This book presents an accessible and fascinating account of theoretical debates around identity and work, recent empirical trends and methodological arguments concerning the role of oral testimony and its interpretation. Focusing on three occupational sectors in particular teachers, bank workers and the railway industry it also presents an argument that is both more general than this and theoretically and analytically wide-ranging. The book explores some important questions: how are workers, both in the past and the present juncture, socialised into work cultures? What are the cultural and structural differences with regard the world of work across class, gender, and generation? What are the historical conditions of which these differences play a part? How is the idea of work found in a range of representations, from artistic production to sociological discourse expressed and explored? The development of concepts such as 'structures of feeling' and affect, and the weaving in of historical and visual material, make the book important to a wide range of readers including ethnographers, cultural sociologists and narrative researchers. In turn, this book offers an authoritative and sophisticated summary and analysis of work and identity and is an important intervention into mainstream sociology concerns.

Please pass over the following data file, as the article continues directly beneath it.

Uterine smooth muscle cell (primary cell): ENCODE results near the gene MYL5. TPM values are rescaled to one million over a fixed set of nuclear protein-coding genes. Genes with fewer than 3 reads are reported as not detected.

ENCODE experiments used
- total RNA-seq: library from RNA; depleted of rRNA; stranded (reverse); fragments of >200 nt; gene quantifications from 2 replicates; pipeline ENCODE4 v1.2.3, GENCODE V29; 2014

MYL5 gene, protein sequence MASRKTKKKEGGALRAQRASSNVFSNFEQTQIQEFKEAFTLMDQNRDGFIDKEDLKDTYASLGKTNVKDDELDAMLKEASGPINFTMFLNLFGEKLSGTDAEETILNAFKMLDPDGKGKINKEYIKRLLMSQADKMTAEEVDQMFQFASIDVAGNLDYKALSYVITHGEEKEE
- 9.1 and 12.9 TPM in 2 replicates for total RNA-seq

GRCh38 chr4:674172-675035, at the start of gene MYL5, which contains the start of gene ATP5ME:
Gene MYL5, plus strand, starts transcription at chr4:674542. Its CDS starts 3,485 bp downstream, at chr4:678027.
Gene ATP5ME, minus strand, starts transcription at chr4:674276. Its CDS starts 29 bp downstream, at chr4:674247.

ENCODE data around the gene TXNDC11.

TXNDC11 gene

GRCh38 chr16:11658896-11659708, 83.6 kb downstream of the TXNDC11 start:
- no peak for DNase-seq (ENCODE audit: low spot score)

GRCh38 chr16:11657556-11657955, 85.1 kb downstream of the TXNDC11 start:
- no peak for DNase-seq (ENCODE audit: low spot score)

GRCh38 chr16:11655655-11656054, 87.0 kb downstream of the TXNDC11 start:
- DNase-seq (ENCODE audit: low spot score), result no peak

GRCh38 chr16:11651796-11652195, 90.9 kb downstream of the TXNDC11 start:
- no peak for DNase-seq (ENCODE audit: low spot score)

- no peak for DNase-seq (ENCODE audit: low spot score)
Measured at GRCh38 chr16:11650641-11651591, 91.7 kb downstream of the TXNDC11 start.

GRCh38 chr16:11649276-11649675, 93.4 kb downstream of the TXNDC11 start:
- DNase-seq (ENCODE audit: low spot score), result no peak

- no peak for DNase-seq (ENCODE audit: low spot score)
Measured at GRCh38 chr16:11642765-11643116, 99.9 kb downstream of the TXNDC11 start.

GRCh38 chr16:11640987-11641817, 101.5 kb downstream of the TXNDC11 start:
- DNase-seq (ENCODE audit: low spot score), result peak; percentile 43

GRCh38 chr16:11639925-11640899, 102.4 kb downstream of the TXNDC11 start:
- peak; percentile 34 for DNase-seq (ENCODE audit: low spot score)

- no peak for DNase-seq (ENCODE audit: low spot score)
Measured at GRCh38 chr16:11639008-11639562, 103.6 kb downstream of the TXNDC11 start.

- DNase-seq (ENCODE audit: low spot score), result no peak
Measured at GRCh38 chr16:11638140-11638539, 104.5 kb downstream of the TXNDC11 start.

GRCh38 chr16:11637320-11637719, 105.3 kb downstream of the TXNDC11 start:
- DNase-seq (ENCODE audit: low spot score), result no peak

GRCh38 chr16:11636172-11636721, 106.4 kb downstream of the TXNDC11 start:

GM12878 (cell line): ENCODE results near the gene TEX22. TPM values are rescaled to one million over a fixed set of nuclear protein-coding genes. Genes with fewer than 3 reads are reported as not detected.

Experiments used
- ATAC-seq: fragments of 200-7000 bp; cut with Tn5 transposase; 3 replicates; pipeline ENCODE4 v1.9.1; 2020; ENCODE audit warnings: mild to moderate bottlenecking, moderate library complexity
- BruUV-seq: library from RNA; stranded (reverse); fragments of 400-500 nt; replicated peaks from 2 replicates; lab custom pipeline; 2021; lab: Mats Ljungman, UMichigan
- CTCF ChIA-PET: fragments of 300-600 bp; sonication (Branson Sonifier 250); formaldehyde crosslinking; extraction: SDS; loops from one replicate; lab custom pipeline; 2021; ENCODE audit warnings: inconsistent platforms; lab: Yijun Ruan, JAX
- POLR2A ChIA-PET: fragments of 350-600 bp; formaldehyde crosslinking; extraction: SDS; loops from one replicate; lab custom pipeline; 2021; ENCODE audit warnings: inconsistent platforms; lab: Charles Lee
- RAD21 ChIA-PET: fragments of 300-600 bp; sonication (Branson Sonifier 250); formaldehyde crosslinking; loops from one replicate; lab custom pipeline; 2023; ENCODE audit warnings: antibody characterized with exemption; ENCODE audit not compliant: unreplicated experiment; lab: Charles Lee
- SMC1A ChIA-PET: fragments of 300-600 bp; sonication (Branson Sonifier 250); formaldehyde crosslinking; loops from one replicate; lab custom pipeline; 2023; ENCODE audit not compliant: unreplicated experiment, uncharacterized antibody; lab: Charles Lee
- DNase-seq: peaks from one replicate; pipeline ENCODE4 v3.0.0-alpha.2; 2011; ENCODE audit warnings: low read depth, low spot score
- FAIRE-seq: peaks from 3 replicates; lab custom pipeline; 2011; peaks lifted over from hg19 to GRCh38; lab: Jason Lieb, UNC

The realms of consumption have typically been seen to be distinct from those of work and production. This book examines how contemporary rhetorics and discourses of organizational change are breaking down such distinctions - with significant implications for the construction of subjectivities and identities at work. In particular, Paul du Gay shows how the capacities and predispositions required of consumers and those required of employees are increasingly difficult to distinguish. Both consumers and employees are represented as autonomous, responsible, calculating individuals. They are constituted as such in the language of consumer cultures and the all-pervasive discourses of enterprise whereby persons are required to be
Working with Class
Author: Daniel J. Walkowitz
Publisher: UNC Press Books
Polls tell us that most Americans--whether they earn $20,000 or $200,000 a year--think of themselves as middle class. As this phenomenon suggests, "middle class" is a category whose definition is not necessarily self-evident. In this book, historian Daniel Walkowitz approaches the question of what it means to be middle class from an innovative angle. Focusing on the history of social workers--who daily patrol the boundaries of class--he examines the changed and contested meaning of the term over the last one hundred years. Walkowitz uses the study of social workers to explore the interplay of race, ethnicity, and gender with class. He examines the trade union movement within the mostly female field of social work and looks at how a paradigmatic conflict between blacks and Jews in New York City during the 1960s shaped late-twentieth-century social policy concerning work, opportunity, and entitlements. In all, this is a story about the ways race and gender divisions in American society have underlain the confusion about the identity and role of the middle class.